Soviet Union combat experience after WWII?

The USSR obviously got a lot of combat experience during WWII. But between WWII and the invasion of Afghanistan, it seems like they had very mild opportunities to train in battle. The invasions of Hungary and Czechoslovakia weren’t real battles, and I don’t recall the Soviet-China war being that significant.

Did this lack of experience contribute to their failed invasion of Afghanistan?

On the other side, the US had during the Korean and Vietnam wars many soldiers killed, but the collective combat experience gained certainly must have helped the overall skills of the individual soldiers and the armed forces as a whole. While that might not have helped in the event of a nuclear conflict, were the Soviets concerned at all about this? Did need for real life experience play into the decisions of either the Soviets or the Americans during the Cold War?

The invasion worked fine. It was the occupation that went wrong.

As we know, a village/tribal society like Afghanistan adapts well to resistance which is what the CIA utilised when arming them with Stingers - taking away from the USSR air superiority via the tribal organsation and network.

I don’t know but I guess experience always helps, which was maybe a contributing factor in how Russia - eventually - overcame Chechin resistance in a later imperial adventure.

You might be right about the military machine learning though, of course, for the USSR and USA poor (in almost every sense) conscripts often did the fighting.

Some Soviet pilots fought during the Korean War. Their uniforms and planes were “branded” as either PRC or DPRK.

None of the USSR Korean War aces I could find seem to have later combat experience. All were retired by 1978 it seems, and none had been active pilots well before that, so none of them were involved in Afghanistan.

But at least one did a tour in North Vietnam as an advisor.

I suspect that other Soviet pilots had similar post-Korean War experiences.

In Afghanistan, the Soviets couldn’t even resort to “fighting the last war”. They were propping up an existing regime and they had to treat locals as supposed friendlies, up until they started shooting back.

I vaguely recall that a North Korean Ace was suspected to be Russian.

North Vietnam - google - soviet participation in the vietnam war

From one site
http://www.globalsecurity.org/military/world/vietnam/hist-2nd-indochina-ussr.htm

Portion below:

“Beginning in November 1964, relations with the Soviet Union took a new turn, evidently because of Moscow’s avowed intention to render active support to Hanoi in its political and military confrontation with the United States. On 17 November 1964, the Soviet Politburo decided to send increased support to North Vietnam. This aid included aircraft, radar, artillery, air defense systems, small arms, ammunition, food and medical supplies. They also sent Soviet military personnel to North Vietnam-the Democratic Peoples’ Republic of Vietnam (DRVN). Some 15,000 Soviet personnel served in Indo-China as advisers and occasionally as combatants. The largest part of the Soviet adviser personnel were air defense officers.”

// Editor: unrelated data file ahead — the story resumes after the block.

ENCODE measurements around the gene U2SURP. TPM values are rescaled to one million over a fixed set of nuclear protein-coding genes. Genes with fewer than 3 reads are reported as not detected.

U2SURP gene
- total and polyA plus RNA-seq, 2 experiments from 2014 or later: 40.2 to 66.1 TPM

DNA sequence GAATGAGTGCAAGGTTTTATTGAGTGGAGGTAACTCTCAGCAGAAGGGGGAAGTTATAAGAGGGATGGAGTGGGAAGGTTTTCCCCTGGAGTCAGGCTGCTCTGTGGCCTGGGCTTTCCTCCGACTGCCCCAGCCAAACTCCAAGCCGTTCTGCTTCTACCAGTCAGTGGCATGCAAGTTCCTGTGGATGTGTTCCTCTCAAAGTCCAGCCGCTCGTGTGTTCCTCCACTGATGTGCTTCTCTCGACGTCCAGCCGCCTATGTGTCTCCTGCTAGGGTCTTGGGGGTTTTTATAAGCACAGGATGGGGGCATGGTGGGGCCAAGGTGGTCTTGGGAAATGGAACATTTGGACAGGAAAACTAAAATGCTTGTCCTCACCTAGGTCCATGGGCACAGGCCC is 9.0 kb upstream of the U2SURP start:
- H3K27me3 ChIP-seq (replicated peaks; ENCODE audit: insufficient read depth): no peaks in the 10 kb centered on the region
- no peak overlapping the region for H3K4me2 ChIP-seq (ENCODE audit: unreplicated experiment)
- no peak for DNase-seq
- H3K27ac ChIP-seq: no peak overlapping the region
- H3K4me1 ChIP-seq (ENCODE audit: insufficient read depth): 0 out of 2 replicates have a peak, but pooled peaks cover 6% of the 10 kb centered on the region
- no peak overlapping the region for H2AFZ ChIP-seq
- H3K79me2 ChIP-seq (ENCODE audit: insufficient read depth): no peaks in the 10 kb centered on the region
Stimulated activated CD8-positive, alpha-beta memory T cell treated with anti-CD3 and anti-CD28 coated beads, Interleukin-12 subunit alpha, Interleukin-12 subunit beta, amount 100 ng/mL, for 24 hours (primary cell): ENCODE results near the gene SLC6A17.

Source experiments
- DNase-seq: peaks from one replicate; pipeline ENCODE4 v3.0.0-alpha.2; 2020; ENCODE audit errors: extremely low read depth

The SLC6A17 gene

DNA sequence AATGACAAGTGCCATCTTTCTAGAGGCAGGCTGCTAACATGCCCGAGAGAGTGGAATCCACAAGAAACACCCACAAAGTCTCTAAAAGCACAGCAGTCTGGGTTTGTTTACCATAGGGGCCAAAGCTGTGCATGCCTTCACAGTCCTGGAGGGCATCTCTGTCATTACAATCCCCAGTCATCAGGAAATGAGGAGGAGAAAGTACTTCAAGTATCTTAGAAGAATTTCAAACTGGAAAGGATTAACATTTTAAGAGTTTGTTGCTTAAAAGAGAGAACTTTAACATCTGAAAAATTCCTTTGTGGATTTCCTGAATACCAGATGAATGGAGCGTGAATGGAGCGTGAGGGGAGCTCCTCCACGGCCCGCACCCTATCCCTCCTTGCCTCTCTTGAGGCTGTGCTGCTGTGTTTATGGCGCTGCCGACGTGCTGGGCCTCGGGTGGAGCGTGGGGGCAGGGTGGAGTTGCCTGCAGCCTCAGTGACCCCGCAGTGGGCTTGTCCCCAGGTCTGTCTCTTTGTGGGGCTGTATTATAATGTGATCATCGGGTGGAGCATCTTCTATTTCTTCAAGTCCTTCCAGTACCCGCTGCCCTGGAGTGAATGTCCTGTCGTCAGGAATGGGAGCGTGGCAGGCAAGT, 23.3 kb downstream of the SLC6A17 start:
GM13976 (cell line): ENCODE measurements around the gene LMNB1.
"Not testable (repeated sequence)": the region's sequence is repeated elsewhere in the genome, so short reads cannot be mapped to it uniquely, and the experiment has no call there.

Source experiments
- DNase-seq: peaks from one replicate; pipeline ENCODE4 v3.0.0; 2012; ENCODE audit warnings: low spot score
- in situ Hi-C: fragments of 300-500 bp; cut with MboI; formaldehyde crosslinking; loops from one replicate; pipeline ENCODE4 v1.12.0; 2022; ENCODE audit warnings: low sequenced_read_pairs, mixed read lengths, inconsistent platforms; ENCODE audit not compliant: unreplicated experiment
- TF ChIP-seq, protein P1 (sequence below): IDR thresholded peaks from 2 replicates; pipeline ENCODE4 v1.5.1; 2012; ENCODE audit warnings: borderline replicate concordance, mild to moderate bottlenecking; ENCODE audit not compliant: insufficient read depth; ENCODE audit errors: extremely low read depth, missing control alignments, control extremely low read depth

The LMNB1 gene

While the number of Soviet troops wasn’t that large, they used some innovative tactics (helicopter borne armored vehicles for one) and ended up victorious:

Good point. Those SAM missile and radar sites in North Vietnam often had Soviet personnel. Any experience there would definitely come in handy in Afghanistan, not.

Hungary and Czechosovakia. More shooty in Hungary for a couple of days, but both are relevant experience deploying and logistically supporting forces that matter for fighting other away games. Amateurs study tactics… :stuck_out_tongue:

The Soviet armed forces relied heavily on conscription both for their junior enlisted and junior NCOs. That kind of force turns over very quickly down where the rubber meets the road anyway so for any fight most of the troops are inexperienced.

There’s also experiences like the Ethio-Somalia War in 1977-78 where they sent advisors and Cuba sent ground troops. That type of mission might include more of the longer service professionals and get combat experience for those involved even if they aren’t leading Soviet troops. That’s a big rabbit hole to dive down to figure out how much and what kind of experience was gained out of every small mission to every hot spot.